The information below was developed by the Minnesota Department of Health and shared with local public health agencies on February 20, 2020 in dealing with the fire and smoke emanating from the Northern Metals facility in Becker. Wright County Public Health will continue to monitor this situation and send out additional details if needed.
What do people need to know about this fire and any health risks?
Smoke from any fire can contain potentially harmful substances. The overall risk is determined by several factors, including what is burning, the level of exposure a person or community has to the smoke, and how long they are exposed.
To minimize the risk from the fire that has been burning at the Northern Metals facility in Becker, our recommendation has been that residents avoid inhaling smoke and stay away from the immediate area.
If the risk assessment changes we will work with local officials to alert people to any recommended actions.
What do we know about the smoke itself?
Large fires involving the varied fuel sources (i.e., plastics, rubber, fire retardants, oils, synthetic materials, etc.) expected to be present in junked cars can generate a complex mixture of airborne hazards.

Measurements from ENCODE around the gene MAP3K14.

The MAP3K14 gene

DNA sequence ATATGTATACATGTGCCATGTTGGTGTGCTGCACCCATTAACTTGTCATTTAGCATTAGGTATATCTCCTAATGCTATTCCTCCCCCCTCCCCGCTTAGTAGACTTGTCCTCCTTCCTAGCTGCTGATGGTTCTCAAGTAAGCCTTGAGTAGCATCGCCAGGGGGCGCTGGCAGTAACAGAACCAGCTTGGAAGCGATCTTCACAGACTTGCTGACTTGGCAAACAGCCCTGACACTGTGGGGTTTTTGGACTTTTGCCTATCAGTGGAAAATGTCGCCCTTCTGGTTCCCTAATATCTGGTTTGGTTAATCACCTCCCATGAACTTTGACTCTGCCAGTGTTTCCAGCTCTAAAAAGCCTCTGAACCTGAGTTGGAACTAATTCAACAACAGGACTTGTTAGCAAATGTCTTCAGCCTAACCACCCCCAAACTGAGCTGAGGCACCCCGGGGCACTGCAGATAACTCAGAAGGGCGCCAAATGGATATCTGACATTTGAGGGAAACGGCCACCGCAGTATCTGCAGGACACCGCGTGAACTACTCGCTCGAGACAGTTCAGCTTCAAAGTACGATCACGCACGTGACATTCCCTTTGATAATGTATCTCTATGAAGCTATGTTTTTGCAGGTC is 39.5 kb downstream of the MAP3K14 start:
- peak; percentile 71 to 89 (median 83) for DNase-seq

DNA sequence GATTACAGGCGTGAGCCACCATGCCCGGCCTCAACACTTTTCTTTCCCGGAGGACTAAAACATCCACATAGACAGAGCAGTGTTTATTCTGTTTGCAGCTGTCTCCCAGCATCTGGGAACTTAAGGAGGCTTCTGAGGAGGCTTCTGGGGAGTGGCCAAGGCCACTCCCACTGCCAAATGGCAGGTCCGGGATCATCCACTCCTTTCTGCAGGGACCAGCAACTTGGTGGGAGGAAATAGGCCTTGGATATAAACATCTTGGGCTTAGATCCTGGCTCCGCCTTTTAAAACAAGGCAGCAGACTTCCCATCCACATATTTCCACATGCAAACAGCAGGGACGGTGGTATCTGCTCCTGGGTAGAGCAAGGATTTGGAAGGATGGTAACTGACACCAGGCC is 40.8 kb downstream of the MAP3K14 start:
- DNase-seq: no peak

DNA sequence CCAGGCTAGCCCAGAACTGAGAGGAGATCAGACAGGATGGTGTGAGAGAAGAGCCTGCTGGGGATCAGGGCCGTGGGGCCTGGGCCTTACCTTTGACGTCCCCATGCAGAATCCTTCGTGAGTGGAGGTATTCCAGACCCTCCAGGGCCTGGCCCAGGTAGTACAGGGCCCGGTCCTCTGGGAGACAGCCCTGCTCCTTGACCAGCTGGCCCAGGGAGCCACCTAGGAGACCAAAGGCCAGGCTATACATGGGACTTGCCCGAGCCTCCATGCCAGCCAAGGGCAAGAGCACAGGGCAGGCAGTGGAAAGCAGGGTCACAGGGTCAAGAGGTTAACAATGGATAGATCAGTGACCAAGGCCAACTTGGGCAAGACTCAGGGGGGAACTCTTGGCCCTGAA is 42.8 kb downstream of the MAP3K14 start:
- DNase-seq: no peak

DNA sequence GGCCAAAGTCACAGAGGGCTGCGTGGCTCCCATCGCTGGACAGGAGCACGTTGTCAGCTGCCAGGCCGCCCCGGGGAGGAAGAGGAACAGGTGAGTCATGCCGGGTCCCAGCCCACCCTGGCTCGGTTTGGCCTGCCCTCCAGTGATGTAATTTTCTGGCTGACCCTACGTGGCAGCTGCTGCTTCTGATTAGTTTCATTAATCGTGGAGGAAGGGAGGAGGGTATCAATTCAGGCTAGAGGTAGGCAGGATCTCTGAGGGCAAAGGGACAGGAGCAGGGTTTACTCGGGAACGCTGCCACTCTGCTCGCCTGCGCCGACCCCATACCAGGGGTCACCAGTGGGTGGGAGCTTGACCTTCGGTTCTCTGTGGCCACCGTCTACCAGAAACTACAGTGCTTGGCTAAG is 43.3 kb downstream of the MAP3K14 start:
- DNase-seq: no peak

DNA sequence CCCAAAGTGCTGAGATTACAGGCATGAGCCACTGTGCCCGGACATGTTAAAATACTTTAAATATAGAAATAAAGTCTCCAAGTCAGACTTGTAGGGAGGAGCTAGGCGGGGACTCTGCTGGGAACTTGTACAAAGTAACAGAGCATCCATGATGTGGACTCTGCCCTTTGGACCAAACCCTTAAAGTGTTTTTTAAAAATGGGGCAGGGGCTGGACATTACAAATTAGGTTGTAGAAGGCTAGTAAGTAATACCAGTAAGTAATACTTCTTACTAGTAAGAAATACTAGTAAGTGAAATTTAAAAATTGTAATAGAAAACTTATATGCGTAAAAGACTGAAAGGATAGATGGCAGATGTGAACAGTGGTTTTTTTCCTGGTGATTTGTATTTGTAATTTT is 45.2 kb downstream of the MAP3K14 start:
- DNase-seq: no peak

The amount of any particular contaminants will vary for any specific location and time, depending on many factors including characteristics of the fire itself and the weather.
What is your guidance for people concerned about the smoke from the Becker fire?
Because the potentially harmful components of the smoke and gases such a fire can produce may be irritating and harmful to some people’s health if they are exposed to too much or for long periods, the Minnesota Department of Health supports the recommendations for the public to avoid or minimize exposures by moving away from areas that are affected by smoke if it is safe to do so, or by staying indoors.
Some people may be more sensitive to exposure to the smoke (e.g., sensitive populations such as children or the elderly, or those with health problems like asthma, COPD, and some heart or breathing difficulties that are made worse by poor air quality) and could be affected more than a healthy adult. These groups should take steps to avoid exposure to smoke if possible. That may mean relocating from the immediate area around the facility or where smoke is present for the duration of the fire.
As always, the Minnesota Department of Health advises people to contact their health care provider if they believe their health has been affected by exposure to airborne hazards from the fire.